After the winning touchdown, Cone's first shot was low and the second wide. Ronzani's boys wound up with a respectable total of 290 yards gained - more than twice the Eagles' production. They hit on 10 out of 35 passes for 153 yards and added 137 running. Reid was head and shoulder ahead of any other back on the field with 80 yards in 15 carries. The Packers lost the ball on four of their six fumbles and returned the favor by picking off each of Philly's three bobbles. Each side made two interceptions. Burk's 12 punts averaged 42 yards, only two less than Parilli's
PHILADELPHIA -  3  0  0  7 - 10
GREEN BAY    -  6  0  0  6 - 12
1st - PHIL - Bobby Walston, 23-yard field goal PHILADELPHIA 3-0
1st - GB - Reid, 21-yard pass from Parilli (Kick failed) GREEN BAY 6-3
​4th - PHIL - Russ Craft, 30-yard interception return (Walston kick) PHILADELPHIA 10-6
4th - GB - Martinkovic, 5-yard blocked punt return (Kick failed) GREEN BAY 12-10

NOVEMBER 3 (Cleveland) - The Cleveland Browns signed Don (Dopey) Phelps Monday to bolster their liniment-soaked roster of halfbacks. Phelps was purchased on waivers from the Green Bay Packers, who got him last summer in a trade from the Browns. He had played two seasons with Cleveland at right and left half, although a knee injury hampered him the latter half of last season. "We don't know how much good he can do us," said coach Paul Brown, "but at least he's not injured now." To make room for Phelps, Sherman Howard was put on the injured reserve list.
NOVEMBER 3 (Dallas) - The financially harassed Dallas professional football team failed Monday to get aid from Dallas civic leaders and the future of the National League franchise was up in the air. Officials of the Texans were pessimistic that the club could finish out the season unless it got the $125,000 it has asked of the Citizens Council of Dallas. Council directors, meeting with members of the five man Board of Trustees of the Dallas team, refused a loan of $125,000. They decided making a loan to a professional football club was outside the Council's field of activities. Trustee D. Harold Byrd presented the plea, explaining that the original investors would take care of the loss of $250,000 that had accrued to date and furnish $125,000 in new capital if the loan was granted. Dallas has drawn an average of 12,000 fans for home games, about half enough to pay expenses. Byrd, in making his plea for an unsecured loan at nominal interest rates, promised better club management and said the team could be placed on at least a break even financial basis after the 1953 season.
NOVEMBER 4 (Winnipeg) - Jack Jacobs, Winnipeg Blue Bombers' all-star quarterback and former Green Bay Packers' player, today was named winner of the Jeff Nicklin Memorial Trophy as the most valuable member to his team in the Western Interprovincial Football Union. The poll was conducted by a group of Western sports writers and broadcasters. Jacobs was named on every ballot submitted, either as a first or second choice. Nicklin played outside and flying win for the Bombers in the late 1930s. He was killed overseas in action as a paratroop officer.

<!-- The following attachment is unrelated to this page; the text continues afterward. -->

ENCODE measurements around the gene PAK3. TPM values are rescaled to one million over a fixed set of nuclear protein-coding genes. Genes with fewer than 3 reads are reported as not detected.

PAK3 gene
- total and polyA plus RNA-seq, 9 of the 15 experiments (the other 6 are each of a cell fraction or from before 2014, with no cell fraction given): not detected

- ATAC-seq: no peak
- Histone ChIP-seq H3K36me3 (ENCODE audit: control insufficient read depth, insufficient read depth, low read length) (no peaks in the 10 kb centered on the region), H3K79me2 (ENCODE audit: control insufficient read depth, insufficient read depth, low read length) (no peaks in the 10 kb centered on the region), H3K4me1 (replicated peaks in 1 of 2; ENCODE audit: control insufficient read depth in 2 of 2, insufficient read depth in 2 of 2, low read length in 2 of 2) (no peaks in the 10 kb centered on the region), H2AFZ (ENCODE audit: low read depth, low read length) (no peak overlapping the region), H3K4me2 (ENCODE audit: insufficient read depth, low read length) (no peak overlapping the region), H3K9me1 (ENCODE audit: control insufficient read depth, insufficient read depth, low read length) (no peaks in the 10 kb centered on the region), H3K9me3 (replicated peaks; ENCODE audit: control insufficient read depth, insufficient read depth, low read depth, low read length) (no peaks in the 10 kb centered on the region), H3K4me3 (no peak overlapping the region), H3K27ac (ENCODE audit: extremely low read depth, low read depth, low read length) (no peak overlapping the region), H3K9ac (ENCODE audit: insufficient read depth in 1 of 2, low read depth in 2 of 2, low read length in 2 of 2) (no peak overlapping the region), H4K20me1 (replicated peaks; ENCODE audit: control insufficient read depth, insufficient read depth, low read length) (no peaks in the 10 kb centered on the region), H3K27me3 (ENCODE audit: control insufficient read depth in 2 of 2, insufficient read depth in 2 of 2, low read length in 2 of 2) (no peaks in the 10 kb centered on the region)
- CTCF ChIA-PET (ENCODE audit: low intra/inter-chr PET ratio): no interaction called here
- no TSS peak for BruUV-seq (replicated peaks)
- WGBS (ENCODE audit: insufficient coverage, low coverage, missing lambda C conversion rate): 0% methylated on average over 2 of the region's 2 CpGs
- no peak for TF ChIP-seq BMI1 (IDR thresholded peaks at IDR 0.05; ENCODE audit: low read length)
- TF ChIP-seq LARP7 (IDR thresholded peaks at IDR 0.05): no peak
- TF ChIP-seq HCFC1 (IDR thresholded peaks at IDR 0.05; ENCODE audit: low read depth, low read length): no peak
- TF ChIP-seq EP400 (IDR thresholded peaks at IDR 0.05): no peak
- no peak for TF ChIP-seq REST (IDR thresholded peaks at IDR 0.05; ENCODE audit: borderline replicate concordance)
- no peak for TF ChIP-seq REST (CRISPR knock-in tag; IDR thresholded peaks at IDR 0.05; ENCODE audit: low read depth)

NOVEMBER 4 (Green Bay) - Marvin Johnson, 180-pound defensive halfback, has been added to the Packer squad, it was announced Tuesday by coach Gene Ronzani. Johnson, a San Jose State graduate, was obtained on waivers from the Los Angeles Rams. Ronzani hasn't yet decided on the man to be released to make room for the newcomer. Battered and bruised but otherwise happy, the Packers swung into preparation for next Sunday's return battle with the Bears with a brisk morning workout. Among those not in the best of shape as a result of the rugged battle with the Eagles are Clarence Self, Bobby Mann, Dom Moselle, Stretch Elliott, Tobin Rote and Bobby Dillon. But all will be ready to go when the whistle blows at Wrigley Field. There's a chance that Dick Logan can get back into action. The big ex-Ohio State star had just about clinched a starting guard job on offense when he was sidelined by injuries. But Howie Ruetz, still recuperating after an emergency appendectomy, will need at least another week's rest.
NOVEMBER 4 (Dallas) - The Dallas Texans, battered on the field and at the box office, Tuesday faced an outlook as bleak as their cellar position in the NFL standings. The citizens' council Monday refused to endorse a plan to lend the club $125,000 in short term loans on the ground that it was outside its field of activities. The council is composed of civic leaders. The refusal caused some of the directors to admit privately that they were about ready to "throw in the towel". They had hoped to get the $125,000, then match it with a like amount raised among themselves, to tide the team through the rest of the year and over the 1953 season. About the only thing certain is that the Texans will play the Los Angeles Rams here Sunday, seeking their first victory in seven starts. "We'll play the Rams here," one of the directors said, "and we can play the two road games that follow because we're guaranteed $20,000 for each one. Then we'll play the Chicago Bears here November 30. If the situation is no better then, we'll pay the players, and if we have any money left, we'll pay the Bears." The Dallas club has played three games at home, averaging only 12,000 attendance a game.